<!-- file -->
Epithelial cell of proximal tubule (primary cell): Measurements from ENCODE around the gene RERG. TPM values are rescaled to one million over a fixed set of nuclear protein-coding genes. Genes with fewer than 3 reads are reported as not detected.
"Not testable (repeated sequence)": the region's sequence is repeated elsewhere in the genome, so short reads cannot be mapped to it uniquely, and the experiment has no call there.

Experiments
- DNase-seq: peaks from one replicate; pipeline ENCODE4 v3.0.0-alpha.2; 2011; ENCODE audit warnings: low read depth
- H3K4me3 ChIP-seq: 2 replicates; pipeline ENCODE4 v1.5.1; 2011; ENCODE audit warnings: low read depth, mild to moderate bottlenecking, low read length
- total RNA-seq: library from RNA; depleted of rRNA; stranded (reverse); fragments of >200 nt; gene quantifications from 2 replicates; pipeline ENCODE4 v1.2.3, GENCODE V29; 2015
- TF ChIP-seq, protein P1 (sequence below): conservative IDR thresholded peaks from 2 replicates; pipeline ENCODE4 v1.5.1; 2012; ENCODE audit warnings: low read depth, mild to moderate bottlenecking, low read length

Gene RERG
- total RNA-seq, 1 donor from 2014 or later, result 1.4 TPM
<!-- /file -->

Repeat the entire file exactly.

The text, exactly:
Epithelial cell of proximal tubule (primary cell): Measurements from ENCODE around the gene RERG. TPM values are rescaled to one million over a fixed set of nuclear protein-coding genes. Genes with fewer than 3 reads are reported as not detected.
"Not testable (repeated sequence)": the region's sequence is repeated elsewhere in the genome, so short reads cannot be mapped to it uniquely, and the experiment has no call there.

Experiments
- DNase-seq: peaks from one replicate; pipeline ENCODE4 v3.0.0-alpha.2; 2011; ENCODE audit warnings: low read depth
- H3K4me3 ChIP-seq: 2 replicates; pipeline ENCODE4 v1.5.1; 2011; ENCODE audit warnings: low read depth, mild to moderate bottlenecking, low read length
- total RNA-seq: library from RNA; depleted of rRNA; stranded (reverse); fragments of >200 nt; gene quantifications from 2 replicates; pipeline ENCODE4 v1.2.3, GENCODE V29; 2015
- TF ChIP-seq, protein P1 (sequence below): conservative IDR thresholded peaks from 2 replicates; pipeline ENCODE4 v1.5.1; 2012; ENCODE audit warnings: low read depth, mild to moderate bottlenecking, low read length

Gene RERG
- total RNA-seq, 1 donor from 2014 or later, result 1.4 TPM